"My daughter is anorexic. My beautiful baby girl is starving herself to skin and bone.
I take off my clothes and look at myself in the mirror. I am a short, fat, 54 year old woman with cellulite on my thighs and bottom and with a floppy belly. I wonder “Is it my fault that my daughter will not eat. Perhaps she looks at me and thinks I am disgusting?” I certainly do not look like any model in a magazine. How can I explain to her that it does not matter? That I am a real woman with curves and shape that are unique to me.
When I was young, and slim and beautiful, I used to panic if I put on two pounds. I thought that nobody would love me if I wasn’t perfect. I fell in love with a boy who loved me back. We went walking one day; my skirt caught on a twig and my thigh was accidentally exposed to his eyes. I was so ashamed that I could not look at him or even speak. I knew that he would not like me any more now he had seen how ugly I was.
I was wrong. A few months later, when we were closer, he told me that it was the most erotic thing that he had ever seen.
That boy loved me in every way and helped me to love myself. I grew up with him. I learned to accept that no bodies are perfect in the way that magazines like to portray them. Perfect bodies are healthy and come in liquorice allsorts shapes and sizes.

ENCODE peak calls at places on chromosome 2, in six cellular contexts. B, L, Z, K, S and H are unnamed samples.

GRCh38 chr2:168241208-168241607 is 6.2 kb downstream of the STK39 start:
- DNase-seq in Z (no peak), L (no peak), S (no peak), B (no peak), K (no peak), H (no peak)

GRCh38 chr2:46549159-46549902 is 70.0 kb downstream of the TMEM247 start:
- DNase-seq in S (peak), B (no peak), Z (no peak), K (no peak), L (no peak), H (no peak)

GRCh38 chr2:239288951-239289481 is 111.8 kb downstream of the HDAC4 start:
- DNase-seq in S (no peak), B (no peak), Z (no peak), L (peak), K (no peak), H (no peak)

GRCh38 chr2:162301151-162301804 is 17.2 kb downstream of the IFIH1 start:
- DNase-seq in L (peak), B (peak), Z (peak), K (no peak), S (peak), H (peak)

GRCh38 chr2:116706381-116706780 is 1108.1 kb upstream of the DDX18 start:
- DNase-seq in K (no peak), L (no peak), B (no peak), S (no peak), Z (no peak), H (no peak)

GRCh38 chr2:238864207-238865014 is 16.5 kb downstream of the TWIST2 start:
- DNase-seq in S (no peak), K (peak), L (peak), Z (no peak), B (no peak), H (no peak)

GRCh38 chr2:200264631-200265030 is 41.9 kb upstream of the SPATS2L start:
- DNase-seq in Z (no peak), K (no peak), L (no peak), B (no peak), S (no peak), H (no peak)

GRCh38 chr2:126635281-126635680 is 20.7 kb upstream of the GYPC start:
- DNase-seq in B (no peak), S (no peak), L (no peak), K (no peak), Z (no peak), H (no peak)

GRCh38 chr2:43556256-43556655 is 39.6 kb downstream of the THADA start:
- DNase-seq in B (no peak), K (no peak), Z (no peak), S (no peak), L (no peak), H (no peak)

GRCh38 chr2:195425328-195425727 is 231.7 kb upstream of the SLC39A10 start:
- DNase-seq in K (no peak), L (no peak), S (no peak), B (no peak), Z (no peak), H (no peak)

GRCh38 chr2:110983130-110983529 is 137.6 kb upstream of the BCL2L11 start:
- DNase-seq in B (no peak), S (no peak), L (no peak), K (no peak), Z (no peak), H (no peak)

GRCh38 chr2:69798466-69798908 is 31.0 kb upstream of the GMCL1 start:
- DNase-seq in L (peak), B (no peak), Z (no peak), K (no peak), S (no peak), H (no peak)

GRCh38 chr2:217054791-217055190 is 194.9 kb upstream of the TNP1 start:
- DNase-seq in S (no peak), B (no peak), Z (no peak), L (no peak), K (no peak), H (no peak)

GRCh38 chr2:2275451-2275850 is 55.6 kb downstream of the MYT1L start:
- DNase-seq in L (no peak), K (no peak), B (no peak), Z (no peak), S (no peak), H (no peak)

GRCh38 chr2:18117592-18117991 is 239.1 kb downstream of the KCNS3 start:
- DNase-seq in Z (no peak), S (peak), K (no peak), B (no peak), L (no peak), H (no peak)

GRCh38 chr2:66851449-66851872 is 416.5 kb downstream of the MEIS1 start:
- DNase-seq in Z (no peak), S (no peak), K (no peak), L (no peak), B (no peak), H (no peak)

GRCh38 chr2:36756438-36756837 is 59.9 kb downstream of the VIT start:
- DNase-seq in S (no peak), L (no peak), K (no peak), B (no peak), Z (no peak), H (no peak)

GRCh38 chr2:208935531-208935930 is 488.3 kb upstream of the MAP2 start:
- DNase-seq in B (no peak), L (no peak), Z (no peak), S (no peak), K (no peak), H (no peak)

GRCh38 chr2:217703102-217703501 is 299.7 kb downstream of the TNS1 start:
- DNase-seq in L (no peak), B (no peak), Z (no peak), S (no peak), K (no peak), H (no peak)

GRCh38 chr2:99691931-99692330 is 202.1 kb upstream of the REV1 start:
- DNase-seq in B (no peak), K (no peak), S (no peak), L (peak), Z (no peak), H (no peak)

Some years after we had drifted apart I travelled with my backpack through strange lands filled with new experiences. Here I learned that age was not a barrier to beauty either. I met the wisest, the kindest and the gentlest of people and I loved them more than any false beauties from my world. The most beautiful woman I ever met was 83 and only had two teeth.
“Hello gorgeous girl” shouts my 56 year old husband. He comes homes from work and pours us a drink. You look great he says as he embraces me from behind, I feel him growing hard as he presses into the voluptuous roundness of my bottom, “You are the sexiest girl alive” he whispers as he slides his hand under my t shirt. He means it.
Two middle aged people frolic on the sofa, giggling like children as they peel off each others clothes. “I love you” they cry as they devour each other. And they do. They love every little part of each other. He kisses her cellulite, she strokes his beer belly. Their hot, sweaty bodies take them to a place of ecstasy that no 24 year old version of themselves could ever do. Confident and happy because they have learned not to compare themselves to air brushed images and fakes, they have found true beauty in each other.
Please God, I can now teach this to my daughter."
"Shakespearian Sonnet: Amateur Chef Forsakes a Treadmill"
"Changing your Perception"
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